Logistic function

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Definition

The logistic function is a function with domain \R and range the open interval (0,1), defined as:

x \mapsto \frac{1}{1 + e^{-x}}

Equivalently, it can be written as:

x \mapsto \frac{e^x}{e^x + 1}

Yet another form that is sometimes used, because it makes some aspects of the symmetry more evident, is:

x \mapsto \frac{e^{x/2}}{e^{x/2} + e^{-x/2}}

For this page, we will denote the function by the letter g.

We may extend the logistic function to a function [-\infty,\infty] \to [0,1], where g(-\infty) = 0 and g(\infty) = 1.

Probabilistic interpretation

The logistic function transforms the logarithm of the odds to the actual probability. Explicitly, given a probability p (strictly between 0 and 1) of an event occurring, the odds in favor of p are given as:

\frac{p}{1 - p}

This could take any value in (0,\infty)

The logarithm of odds is the expression:

\ln\left(\frac{p}{1 - p}\right)

If x equals the above expression, then the function describing p in terms of x is the logistic function.

Key data

Item Value
default domain all of \R, i.e., all reals
range the open interval (0,1), i.e., the set \{ x \mid 0 \le x \le 1 \}
derivative the derivative is \frac{-e^{-x}}{(1 + e^{-x})^2}.
If we denote the logistic function by the letter g, then we can also write the derivative as g'(x) = g(x)g(-x) = g(x)(1 - g(x))
second derivative If we denote the logistic function by the letter g, then we can also write the derivative as g''(x) = g'(x)(1 - 2g(x)) = g(x)(1 - g(x))(1 - 2g(x)) = g(x)g(-x)(1 - 2g(x)) = g(x)g(-x)(g(-x) - g(x))
logarithmic derivative the logarithmic derivative is \frac{e^{-x}}{1 + e^{-x}}
If we denote the logistic function by g, the logarithmic derivative is g(-x)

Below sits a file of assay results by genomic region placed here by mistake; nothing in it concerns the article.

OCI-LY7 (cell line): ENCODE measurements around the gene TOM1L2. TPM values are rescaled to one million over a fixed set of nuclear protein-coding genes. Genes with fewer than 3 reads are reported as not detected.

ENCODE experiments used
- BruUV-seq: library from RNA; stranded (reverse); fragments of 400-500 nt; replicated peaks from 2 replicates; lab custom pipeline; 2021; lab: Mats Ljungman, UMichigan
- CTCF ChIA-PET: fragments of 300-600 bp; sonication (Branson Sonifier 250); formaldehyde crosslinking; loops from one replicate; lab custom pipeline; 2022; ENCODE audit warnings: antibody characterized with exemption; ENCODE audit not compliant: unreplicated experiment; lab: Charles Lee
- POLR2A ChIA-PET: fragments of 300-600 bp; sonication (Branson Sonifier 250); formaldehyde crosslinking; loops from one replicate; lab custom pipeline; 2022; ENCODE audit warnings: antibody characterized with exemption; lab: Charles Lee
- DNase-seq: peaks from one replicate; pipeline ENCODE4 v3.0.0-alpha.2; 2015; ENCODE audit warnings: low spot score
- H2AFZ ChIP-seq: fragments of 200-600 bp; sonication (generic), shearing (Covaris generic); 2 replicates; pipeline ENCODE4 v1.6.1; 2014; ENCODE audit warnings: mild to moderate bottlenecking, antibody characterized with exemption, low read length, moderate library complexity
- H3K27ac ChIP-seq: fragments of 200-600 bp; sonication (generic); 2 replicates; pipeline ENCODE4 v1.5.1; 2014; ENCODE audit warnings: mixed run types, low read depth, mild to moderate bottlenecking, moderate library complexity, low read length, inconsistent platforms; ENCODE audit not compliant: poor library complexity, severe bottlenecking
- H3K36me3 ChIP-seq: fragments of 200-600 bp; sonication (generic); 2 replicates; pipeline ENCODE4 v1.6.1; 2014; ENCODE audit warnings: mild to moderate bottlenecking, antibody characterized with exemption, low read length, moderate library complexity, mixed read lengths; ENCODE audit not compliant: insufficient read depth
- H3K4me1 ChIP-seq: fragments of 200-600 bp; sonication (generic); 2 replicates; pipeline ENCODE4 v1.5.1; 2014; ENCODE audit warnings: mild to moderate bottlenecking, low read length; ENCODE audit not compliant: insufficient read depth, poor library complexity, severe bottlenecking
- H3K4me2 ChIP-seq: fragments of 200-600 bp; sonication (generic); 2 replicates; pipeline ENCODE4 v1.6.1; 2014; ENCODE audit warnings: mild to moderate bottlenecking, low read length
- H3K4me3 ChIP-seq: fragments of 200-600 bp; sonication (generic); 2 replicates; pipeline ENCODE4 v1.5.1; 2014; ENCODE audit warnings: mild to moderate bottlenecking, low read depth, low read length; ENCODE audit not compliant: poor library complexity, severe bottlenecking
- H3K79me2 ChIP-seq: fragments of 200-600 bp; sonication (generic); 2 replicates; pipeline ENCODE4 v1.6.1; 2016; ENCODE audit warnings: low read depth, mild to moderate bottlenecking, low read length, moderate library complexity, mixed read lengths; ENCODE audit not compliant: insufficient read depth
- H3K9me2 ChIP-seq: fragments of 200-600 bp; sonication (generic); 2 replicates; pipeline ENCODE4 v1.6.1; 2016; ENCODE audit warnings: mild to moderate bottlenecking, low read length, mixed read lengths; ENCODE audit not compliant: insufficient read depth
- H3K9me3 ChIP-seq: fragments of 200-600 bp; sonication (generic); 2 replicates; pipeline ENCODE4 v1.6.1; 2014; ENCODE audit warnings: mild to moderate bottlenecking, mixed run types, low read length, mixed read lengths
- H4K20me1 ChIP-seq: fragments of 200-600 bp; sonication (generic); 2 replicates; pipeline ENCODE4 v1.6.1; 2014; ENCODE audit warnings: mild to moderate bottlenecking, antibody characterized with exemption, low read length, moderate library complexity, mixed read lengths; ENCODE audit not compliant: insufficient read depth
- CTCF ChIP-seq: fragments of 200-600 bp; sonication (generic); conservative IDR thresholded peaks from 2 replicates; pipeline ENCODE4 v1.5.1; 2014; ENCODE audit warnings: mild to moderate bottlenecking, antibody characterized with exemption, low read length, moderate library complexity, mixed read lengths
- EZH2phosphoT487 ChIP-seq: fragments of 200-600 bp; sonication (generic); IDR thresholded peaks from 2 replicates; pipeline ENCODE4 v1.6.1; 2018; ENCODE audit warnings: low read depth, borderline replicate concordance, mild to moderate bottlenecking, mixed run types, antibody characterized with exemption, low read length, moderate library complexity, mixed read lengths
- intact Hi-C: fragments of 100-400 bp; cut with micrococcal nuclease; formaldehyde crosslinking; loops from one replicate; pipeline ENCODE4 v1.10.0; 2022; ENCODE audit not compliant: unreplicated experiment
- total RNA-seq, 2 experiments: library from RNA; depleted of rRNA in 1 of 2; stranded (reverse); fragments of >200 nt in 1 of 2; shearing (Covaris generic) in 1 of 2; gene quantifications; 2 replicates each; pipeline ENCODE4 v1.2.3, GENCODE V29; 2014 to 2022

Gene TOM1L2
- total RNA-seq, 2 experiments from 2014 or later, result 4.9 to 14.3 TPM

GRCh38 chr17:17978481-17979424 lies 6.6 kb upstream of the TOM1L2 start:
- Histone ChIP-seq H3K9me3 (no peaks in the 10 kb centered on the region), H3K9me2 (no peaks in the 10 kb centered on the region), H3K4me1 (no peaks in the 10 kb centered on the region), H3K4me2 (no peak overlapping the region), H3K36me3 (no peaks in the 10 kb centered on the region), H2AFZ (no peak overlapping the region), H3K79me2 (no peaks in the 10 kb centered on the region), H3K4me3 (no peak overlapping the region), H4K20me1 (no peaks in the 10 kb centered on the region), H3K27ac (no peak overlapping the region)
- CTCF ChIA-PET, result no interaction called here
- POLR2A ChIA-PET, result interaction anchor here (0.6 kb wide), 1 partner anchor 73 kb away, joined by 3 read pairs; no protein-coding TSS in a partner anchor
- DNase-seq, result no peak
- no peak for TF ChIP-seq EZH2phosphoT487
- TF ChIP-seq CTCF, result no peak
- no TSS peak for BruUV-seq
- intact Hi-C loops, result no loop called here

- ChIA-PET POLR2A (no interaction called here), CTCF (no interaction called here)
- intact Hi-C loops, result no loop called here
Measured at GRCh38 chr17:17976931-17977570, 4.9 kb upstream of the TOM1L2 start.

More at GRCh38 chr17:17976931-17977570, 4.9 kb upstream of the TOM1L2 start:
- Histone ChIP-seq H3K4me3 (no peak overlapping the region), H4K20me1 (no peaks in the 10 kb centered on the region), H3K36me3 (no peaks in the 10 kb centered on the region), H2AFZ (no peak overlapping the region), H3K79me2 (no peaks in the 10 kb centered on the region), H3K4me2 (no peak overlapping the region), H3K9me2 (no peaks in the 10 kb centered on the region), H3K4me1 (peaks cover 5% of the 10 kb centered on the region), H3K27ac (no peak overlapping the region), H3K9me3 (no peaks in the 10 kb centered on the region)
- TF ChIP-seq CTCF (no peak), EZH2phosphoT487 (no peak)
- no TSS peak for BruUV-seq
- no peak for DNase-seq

antiderivative the function x \mapsto \ln(e^x + 1) + C = -\ln(g(-x)) + C
critical points none
critical points for the derivative (correspond to points of inflection for the function) x = 0; the corresponding point on the graph of the function is (0,1/2).
local maximal values and points of attainment none
local minimum values and points of attainment none
intervals of interest increasing and concave up on (-\infty,0)
increasing and concave down on (0,\infty)
horizontal asymptotes asymptote at y = 0 corresponding to the limit for x \to -\infty
asymptote at y = 1 corresponding to the limit for x \to \infty
inverse function inverse logistic function or log-odds function given by x \mapsto \ln \left(\frac{x}{1 - x} \right)

Differentiation

First derivative

Consider the expression for g(x):

g(x) = \frac{1}{1 + e^{-x}} = (1 + e^{-x})^{-1}

We can differentiate this using the chain rule for differentiation (the inner function being x \mapsto 1 + e^{-x} and the outer function being the reciprocal function t \mapsto 1/t. We get:

g'(x) = -(1 + e^{-x})^{-2}(-e^{-x})

Simplifying, we get:

g'(x) = \frac{e^{-x}}{(1 + e^{-x})^2}

We can write this in an alternate way that is sometimes more useful. We split the expression as a product:

g'(x) = \left( \frac{1}{1 + e^{-x}} \right) \left(\frac{e^{-x}}{1 + e^{-x}}\right)

The first factor on the right is g(x), and the second factor is 1 - g(x), so this simplifies to:

g'(x) = g(x)(1 - g(x))

Second derivative

Using the expression g(x)(1 - g(x)) for g'

From the above, we have:

g'(x) = g(x) - (g(x))^2

Differentiating both sides, we obtain:

g''(x) = g'(x) - 2g(x)g'(x)

This simplifies to:

g''(x) = g'(x)(1 - 2g(x))

We can now re-use the expression for g' and obtain:

g''(x) = g(x)(1 - g(x))(1 - 2g(x))

Using the expression g(x)g(-x) for g'

We have:

g'(x) = g(x)g(-x)

Using the product rule for differentiation and the chain rule for differentiation, we get:

g''(x) = g'(x)g(-x) + (-g(x)g'(-x))